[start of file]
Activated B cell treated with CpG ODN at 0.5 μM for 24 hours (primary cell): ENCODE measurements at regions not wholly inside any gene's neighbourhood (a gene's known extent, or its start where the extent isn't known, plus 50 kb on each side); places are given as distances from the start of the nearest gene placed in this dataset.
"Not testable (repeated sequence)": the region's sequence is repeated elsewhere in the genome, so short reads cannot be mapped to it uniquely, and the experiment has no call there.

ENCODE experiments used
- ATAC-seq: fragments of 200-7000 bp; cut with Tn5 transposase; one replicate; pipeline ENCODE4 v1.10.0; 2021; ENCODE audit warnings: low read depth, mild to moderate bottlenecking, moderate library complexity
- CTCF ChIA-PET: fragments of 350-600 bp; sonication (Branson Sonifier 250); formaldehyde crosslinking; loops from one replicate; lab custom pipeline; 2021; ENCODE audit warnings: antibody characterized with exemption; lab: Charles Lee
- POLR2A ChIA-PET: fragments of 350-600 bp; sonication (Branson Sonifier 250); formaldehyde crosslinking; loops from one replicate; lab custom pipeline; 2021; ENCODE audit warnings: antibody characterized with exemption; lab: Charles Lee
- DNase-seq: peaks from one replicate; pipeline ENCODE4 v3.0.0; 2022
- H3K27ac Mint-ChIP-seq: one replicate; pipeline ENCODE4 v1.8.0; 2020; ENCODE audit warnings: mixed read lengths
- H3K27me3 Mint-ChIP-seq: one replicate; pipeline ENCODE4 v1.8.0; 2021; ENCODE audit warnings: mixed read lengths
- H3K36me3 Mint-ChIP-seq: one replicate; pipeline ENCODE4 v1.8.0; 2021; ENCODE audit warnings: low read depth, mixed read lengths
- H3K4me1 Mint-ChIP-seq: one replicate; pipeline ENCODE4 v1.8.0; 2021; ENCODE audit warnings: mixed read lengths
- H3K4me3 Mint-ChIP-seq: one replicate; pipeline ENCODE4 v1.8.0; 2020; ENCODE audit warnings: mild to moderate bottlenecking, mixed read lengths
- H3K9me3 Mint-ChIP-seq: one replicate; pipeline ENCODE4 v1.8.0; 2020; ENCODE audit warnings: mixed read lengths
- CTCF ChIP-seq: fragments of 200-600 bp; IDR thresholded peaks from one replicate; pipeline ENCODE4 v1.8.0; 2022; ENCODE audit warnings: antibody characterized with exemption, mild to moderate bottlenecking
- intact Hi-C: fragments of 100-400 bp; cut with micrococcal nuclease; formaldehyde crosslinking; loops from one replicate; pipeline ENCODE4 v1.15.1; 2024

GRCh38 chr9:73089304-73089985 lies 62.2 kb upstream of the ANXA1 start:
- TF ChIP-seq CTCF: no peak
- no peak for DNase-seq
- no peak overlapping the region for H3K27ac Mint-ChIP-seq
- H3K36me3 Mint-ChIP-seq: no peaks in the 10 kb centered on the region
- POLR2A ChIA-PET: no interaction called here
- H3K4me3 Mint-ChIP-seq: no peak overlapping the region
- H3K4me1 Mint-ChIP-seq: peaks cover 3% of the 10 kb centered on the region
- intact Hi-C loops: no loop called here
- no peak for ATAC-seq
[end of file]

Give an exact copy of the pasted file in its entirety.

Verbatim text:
Activated B cell treated with CpG ODN at 0.5 μM for 24 hours (primary cell): ENCODE measurements at regions not wholly inside any gene's neighbourhood (a gene's known extent, or its start where the extent isn't known, plus 50 kb on each side); places are given as distances from the start of the nearest gene placed in this dataset.
"Not testable (repeated sequence)": the region's sequence is repeated elsewhere in the genome, so short reads cannot be mapped to it uniquely, and the experiment has no call there.

ENCODE experiments used
- ATAC-seq: fragments of 200-7000 bp; cut with Tn5 transposase; one replicate; pipeline ENCODE4 v1.10.0; 2021; ENCODE audit warnings: low read depth, mild to moderate bottlenecking, moderate library complexity
- CTCF ChIA-PET: fragments of 350-600 bp; sonication (Branson Sonifier 250); formaldehyde crosslinking; loops from one replicate; lab custom pipeline; 2021; ENCODE audit warnings: antibody characterized with exemption; lab: Charles Lee
- POLR2A ChIA-PET: fragments of 350-600 bp; sonication (Branson Sonifier 250); formaldehyde crosslinking; loops from one replicate; lab custom pipeline; 2021; ENCODE audit warnings: antibody characterized with exemption; lab: Charles Lee
- DNase-seq: peaks from one replicate; pipeline ENCODE4 v3.0.0; 2022
- H3K27ac Mint-ChIP-seq: one replicate; pipeline ENCODE4 v1.8.0; 2020; ENCODE audit warnings: mixed read lengths
- H3K27me3 Mint-ChIP-seq: one replicate; pipeline ENCODE4 v1.8.0; 2021; ENCODE audit warnings: mixed read lengths
- H3K36me3 Mint-ChIP-seq: one replicate; pipeline ENCODE4 v1.8.0; 2021; ENCODE audit warnings: low read depth, mixed read lengths
- H3K4me1 Mint-ChIP-seq: one replicate; pipeline ENCODE4 v1.8.0; 2021; ENCODE audit warnings: mixed read lengths
- H3K4me3 Mint-ChIP-seq: one replicate; pipeline ENCODE4 v1.8.0; 2020; ENCODE audit warnings: mild to moderate bottlenecking, mixed read lengths
- H3K9me3 Mint-ChIP-seq: one replicate; pipeline ENCODE4 v1.8.0; 2020; ENCODE audit warnings: mixed read lengths
- CTCF ChIP-seq: fragments of 200-600 bp; IDR thresholded peaks from one replicate; pipeline ENCODE4 v1.8.0; 2022; ENCODE audit warnings: antibody characterized with exemption, mild to moderate bottlenecking
- intact Hi-C: fragments of 100-400 bp; cut with micrococcal nuclease; formaldehyde crosslinking; loops from one replicate; pipeline ENCODE4 v1.15.1; 2024

GRCh38 chr9:73089304-73089985 lies 62.2 kb upstream of the ANXA1 start:
- TF ChIP-seq CTCF: no peak
- no peak for DNase-seq
- no peak overlapping the region for H3K27ac Mint-ChIP-seq
- H3K36me3 Mint-ChIP-seq: no peaks in the 10 kb centered on the region
- POLR2A ChIA-PET: no interaction called here
- H3K4me3 Mint-ChIP-seq: no peak overlapping the region
- H3K4me1 Mint-ChIP-seq: peaks cover 3% of the 10 kb centered on the region
- intact Hi-C loops: no loop called here
- no peak for ATAC-seq